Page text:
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New grotto on Vietnam’s UNESCO-recognized karst plateau a promising tourist attraction

New grotto on Vietnam’s UNESCO-recognized karst plateau a promising tourist attraction

Thursday, April 23, 2015, 14:02 GMT+7

With access to a newly discovered grotto within the UNESCO-recognized Dong Van Karst Plateau Geopark being restricted to facilitate further study, the resplendent cave promises to become a touristy spot.

Lung Khuy Grotto, whose discovery was announced early this month, nestles inside an imposing mountain in Quan Ba District, located in the northern province of Ha Giang.

The grotto is part of the Dong Van Karst Plateau Geopark, which spans four of the province’s districts, including Quan Ba, Yen Minh, Dong Van, and Meo Vac.

Trieu Thi Tinh, vice director of the provincial Department of Culture, Sports, and Tourism, told Tuoi Tre (Youth) newspaper reporters who expressed wishes to make a field trip to the Lung Khuy Grotto that the cave is currently barricaded, with no entry allowed.

“The provincial authorities have directed that access to the cave be obstructed for now so that exhaustive study can be conducted to come up with premium approaches to conserving the site and leveraging its tourism potential,” she added.

Tinh noted that local authorities have tasked police and militiamen with standing guard over the cave, which is one of the karst plateau’s most resplendent grottos, day and night.

After several phone calls, the Tuoi Tre reporters finally got a nod from the Quan Ba District authorities to enter the visually striking cave.

Upon reaching the entrance to the Lung Khuy Grotto at midday, they were surprised to see three policemen and some local militiamen braving the scorching heat and keeping a constant watch.

The cave entrance is surrounded by a stone wall which has two carefully locked doors.

Though two district culture officers accompanying the Tuoi Tre reporters were given the keys to the doors, the leader of the guard team would not let them in for not having a valid sealed reference from the district leaders.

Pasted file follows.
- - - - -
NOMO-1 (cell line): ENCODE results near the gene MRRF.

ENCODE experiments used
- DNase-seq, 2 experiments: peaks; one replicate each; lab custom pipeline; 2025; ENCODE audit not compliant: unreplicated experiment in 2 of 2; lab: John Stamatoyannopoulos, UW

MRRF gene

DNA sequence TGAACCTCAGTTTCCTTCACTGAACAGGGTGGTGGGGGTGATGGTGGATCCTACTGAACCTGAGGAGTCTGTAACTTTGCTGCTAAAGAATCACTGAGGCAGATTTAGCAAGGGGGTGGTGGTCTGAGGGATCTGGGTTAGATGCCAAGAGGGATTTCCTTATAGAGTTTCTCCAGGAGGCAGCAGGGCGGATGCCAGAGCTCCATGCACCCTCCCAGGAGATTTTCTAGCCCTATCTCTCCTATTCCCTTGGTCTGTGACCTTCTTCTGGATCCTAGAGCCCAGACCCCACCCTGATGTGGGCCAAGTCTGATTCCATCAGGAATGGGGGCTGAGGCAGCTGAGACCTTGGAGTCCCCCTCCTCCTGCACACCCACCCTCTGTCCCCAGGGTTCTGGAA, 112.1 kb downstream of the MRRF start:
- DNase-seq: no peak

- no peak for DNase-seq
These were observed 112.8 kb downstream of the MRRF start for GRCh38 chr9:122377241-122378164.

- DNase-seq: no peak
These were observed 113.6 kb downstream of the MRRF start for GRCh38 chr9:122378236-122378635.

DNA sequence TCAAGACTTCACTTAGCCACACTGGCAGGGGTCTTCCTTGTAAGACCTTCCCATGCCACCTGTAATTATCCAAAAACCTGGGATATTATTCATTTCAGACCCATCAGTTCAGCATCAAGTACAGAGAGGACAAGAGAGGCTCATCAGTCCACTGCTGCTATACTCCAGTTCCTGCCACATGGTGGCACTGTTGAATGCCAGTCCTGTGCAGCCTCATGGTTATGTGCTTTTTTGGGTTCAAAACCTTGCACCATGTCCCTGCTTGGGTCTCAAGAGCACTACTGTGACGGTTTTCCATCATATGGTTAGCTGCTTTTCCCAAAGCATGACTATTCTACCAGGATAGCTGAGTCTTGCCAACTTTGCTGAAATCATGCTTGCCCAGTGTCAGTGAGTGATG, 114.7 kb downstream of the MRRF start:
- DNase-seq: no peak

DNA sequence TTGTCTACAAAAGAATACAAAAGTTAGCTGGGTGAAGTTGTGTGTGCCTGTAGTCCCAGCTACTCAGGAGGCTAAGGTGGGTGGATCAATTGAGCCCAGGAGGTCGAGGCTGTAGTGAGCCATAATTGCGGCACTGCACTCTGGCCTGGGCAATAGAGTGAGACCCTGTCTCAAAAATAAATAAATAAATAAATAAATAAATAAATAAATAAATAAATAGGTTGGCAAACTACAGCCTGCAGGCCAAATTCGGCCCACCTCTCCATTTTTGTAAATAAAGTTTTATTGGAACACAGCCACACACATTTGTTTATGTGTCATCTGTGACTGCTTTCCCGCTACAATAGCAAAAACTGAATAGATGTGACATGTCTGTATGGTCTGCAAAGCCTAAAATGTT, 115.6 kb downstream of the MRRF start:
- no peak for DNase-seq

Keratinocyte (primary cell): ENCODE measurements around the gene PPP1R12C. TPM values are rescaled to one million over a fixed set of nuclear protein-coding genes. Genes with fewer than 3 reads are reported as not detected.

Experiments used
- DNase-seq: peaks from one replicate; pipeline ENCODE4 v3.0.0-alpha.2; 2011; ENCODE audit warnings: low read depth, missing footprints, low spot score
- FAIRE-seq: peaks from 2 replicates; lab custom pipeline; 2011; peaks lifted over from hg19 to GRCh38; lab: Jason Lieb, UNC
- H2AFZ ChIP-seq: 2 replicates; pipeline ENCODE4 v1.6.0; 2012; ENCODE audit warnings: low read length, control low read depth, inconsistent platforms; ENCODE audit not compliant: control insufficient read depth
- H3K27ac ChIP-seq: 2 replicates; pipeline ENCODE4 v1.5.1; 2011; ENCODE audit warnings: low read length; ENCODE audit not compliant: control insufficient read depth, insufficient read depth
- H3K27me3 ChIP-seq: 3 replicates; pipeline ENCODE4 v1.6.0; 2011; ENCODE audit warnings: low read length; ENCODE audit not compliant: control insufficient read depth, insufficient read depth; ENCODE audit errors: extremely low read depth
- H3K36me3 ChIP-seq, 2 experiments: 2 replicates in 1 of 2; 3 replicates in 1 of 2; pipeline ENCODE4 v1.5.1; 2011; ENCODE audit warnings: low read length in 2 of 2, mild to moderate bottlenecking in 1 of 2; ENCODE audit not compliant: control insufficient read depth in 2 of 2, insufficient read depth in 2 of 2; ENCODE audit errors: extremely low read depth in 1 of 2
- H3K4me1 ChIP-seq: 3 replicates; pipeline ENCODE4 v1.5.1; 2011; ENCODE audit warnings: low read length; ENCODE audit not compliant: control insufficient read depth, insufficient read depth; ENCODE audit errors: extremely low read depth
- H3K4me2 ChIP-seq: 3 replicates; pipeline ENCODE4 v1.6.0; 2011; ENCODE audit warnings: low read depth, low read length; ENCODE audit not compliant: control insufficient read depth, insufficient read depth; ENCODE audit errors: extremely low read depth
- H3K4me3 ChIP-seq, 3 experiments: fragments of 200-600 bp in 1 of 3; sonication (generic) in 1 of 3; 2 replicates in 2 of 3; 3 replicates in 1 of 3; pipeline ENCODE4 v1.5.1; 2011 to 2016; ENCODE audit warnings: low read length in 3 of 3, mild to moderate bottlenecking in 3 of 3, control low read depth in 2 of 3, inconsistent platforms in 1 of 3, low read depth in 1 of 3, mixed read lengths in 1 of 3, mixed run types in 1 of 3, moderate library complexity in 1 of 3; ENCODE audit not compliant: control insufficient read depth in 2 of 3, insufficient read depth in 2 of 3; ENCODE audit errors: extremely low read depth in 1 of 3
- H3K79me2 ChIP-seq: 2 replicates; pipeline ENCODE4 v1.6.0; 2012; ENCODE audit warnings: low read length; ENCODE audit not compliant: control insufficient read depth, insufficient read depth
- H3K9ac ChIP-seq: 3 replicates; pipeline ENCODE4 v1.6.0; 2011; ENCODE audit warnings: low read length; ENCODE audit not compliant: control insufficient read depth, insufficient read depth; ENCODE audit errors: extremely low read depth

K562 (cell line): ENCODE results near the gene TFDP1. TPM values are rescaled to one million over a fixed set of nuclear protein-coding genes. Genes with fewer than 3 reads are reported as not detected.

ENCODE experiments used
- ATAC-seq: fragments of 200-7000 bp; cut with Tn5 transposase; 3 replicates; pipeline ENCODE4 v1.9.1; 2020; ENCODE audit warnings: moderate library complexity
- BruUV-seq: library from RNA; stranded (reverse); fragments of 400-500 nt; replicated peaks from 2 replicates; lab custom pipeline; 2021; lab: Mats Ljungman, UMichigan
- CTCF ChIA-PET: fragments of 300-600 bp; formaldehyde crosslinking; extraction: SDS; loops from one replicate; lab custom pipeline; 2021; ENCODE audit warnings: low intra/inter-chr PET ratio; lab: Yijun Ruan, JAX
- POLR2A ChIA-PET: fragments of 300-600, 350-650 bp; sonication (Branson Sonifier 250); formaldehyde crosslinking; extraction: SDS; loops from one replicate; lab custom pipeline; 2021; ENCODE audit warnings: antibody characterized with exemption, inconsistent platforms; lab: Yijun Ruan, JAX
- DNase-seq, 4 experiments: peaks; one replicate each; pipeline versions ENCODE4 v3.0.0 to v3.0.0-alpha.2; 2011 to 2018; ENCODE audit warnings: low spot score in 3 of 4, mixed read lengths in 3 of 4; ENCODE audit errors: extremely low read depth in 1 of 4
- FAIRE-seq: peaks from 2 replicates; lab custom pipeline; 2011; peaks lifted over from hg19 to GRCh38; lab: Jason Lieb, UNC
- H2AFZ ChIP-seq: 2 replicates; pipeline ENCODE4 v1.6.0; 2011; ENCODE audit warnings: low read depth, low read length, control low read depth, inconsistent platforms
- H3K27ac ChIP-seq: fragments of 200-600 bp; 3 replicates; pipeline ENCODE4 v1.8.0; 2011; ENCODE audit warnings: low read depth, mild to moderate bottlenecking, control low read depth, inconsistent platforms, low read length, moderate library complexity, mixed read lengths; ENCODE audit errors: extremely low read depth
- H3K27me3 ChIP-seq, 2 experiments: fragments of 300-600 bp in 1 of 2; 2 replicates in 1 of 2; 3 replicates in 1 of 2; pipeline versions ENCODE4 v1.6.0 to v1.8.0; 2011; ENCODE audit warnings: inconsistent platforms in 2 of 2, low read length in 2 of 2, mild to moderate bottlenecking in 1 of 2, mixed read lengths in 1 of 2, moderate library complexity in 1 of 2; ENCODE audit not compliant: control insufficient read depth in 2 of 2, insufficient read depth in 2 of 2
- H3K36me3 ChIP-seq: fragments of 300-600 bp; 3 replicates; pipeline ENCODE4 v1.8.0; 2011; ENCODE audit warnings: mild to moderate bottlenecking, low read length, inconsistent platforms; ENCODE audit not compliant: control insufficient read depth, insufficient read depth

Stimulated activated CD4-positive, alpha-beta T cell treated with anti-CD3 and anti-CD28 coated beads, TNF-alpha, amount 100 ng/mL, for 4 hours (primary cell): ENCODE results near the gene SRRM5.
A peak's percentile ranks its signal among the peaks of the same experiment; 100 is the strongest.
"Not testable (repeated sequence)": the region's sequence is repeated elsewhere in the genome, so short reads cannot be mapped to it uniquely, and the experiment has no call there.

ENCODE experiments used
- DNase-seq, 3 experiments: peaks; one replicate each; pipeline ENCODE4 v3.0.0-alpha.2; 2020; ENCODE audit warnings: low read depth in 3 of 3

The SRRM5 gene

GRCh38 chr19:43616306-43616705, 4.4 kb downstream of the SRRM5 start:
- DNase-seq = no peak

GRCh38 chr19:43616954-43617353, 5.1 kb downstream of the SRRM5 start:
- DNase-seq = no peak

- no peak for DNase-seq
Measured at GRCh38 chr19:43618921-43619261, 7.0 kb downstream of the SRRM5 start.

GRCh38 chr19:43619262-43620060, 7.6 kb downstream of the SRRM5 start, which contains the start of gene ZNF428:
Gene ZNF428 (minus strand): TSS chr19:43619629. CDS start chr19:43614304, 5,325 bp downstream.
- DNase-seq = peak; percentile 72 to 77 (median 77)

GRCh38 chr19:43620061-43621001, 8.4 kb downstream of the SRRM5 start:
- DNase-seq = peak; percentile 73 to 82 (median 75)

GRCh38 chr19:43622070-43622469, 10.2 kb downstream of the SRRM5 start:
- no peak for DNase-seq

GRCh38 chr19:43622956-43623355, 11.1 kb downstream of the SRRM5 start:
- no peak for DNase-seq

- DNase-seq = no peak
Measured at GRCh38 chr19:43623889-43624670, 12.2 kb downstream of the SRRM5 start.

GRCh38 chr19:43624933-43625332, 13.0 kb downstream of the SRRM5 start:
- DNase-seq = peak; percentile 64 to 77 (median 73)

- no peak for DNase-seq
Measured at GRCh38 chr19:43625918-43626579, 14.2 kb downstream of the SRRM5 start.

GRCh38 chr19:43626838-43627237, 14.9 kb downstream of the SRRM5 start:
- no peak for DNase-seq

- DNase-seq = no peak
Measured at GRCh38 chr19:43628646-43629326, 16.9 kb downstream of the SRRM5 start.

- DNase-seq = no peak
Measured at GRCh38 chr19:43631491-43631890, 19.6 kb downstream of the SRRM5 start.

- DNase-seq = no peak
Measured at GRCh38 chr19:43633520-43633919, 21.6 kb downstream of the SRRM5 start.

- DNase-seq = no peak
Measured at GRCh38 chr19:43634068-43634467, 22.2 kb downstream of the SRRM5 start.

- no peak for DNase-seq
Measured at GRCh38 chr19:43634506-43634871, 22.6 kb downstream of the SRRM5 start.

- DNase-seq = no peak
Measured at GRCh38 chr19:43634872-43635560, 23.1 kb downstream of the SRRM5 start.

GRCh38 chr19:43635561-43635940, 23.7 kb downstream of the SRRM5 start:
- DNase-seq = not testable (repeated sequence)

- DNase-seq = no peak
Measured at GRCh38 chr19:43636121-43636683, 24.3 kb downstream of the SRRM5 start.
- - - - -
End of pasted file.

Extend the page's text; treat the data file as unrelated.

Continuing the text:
The guards did not give in until another two phone calls to local officials were made.

The reporters were warned to take great caution as the cave is deep, dark, extremely slippery, and is filled with nooks and crannies.

As observed by the reporters, the cave is relatively wide, with certain sections measuring 50 meters in width.

Hanging from its ceiling are countless stalactites of various sizes and shapes.

Many are two or three meters long and boast bizarre shapes.

The cave is also adorned with drooping curtain-like stalactites, rugged dark-yellow stone pillars, and transparent, white stalactites.

A Tuoi Tre reporter (L) and a Quan Ba District culture officer are pictured exploring the Lung Khuy Grotto. Photo: Tuoi Tre

As part of the Dong Van geopark, the Lung Khuy Grotto as well as other caves and stone forests in Quan Ba District’s rocky area are also rich in geological value.

With its pristine charms and geological and geomorphologic diversity, the Lung Khuy Grotto promises to emerge as a fascinating tourist destination.

Though its discovery was not made public until early this month, many locals said they have been aware of the cave’s presence much earlier.

Van Thi Chu, a 60-year-old Mong woman who lives near the Lung Khuy Grotto, divulged that farmers usually fetch water from inside the cave to drink.

They also take shelter in the cave from the heat or rain.

Nguyen Tien Hong, head of Quan Ba District’s Office of Culture and Information, told Tuoi Tre that his district has recently included the Lung Khuy Grotto in a project which is meant to tap the tourism potential of scenic spots scattered in Quan Ba District from now to 2030.

“Quan Ba is endowed with quite many gorgeous caves, but a number of them have been intruded upon by human intervention due to locals’ limited awareness and lack of orientation and investment. We thus want thorough study this time to both properly conserve the Lung Khuy Grotto and bring out the best of its splendor for tourism purposes,” Hong noted.

Hanging from the ceiling of the Lung Khuy Grotto are countless spectacular stalactites of various sizes and shapes. Photo: Tuoi Tre

The Dong Van Karst Plateau was recognized by the UNESCO’s Global Geoparks Network in 2010 as one of 77 geological parks in the world and the second in Southeast Asia, after the Langkawi Geopark in Malaysia.

Located at an altitude of 1,000m-1,600m, the plateau is one of the country’s unique limestone areas, which contains significant imprints of the development of the earth's crust.

Up to 80 percent of the plateau’s karst formations are limestone formed by the elements through different natural development stages.

At least 13 fossil-geological formations have been found on the Dong Van plateau.

Among them, Chang Pung, the oldest, dates back 545 million years, according to the Vietnam Institute of Geosciences and Natural Resources.

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